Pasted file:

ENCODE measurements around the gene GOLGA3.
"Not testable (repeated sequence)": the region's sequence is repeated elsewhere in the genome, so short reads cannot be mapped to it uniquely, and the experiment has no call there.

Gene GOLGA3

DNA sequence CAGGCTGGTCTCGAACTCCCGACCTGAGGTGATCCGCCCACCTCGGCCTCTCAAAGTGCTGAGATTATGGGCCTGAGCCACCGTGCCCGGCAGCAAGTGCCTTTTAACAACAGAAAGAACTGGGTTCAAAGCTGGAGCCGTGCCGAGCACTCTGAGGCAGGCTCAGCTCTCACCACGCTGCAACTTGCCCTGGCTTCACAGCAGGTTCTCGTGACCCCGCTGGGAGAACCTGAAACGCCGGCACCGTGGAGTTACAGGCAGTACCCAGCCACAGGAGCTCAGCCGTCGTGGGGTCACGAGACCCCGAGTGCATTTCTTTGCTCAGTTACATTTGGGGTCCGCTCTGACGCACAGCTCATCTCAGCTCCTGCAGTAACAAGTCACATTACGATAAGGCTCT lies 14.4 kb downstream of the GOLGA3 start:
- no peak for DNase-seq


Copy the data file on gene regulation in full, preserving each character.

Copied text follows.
ENCODE measurements around the gene GOLGA3.
"Not testable (repeated sequence)": the region's sequence is repeated elsewhere in the genome, so short reads cannot be mapped to it uniquely, and the experiment has no call there.

Gene GOLGA3

DNA sequence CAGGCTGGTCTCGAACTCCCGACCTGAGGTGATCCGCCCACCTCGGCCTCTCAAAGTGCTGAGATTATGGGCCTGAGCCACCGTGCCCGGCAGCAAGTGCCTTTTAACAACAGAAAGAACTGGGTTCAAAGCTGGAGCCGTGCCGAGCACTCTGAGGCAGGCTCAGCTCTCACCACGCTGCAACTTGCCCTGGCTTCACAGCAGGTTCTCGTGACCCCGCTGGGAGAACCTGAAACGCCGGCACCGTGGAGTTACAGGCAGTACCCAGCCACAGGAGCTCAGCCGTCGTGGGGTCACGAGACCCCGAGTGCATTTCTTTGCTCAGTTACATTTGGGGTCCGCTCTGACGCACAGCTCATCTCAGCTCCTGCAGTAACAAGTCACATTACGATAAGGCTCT lies 14.4 kb downstream of the GOLGA3 start:
- no peak for DNase-seq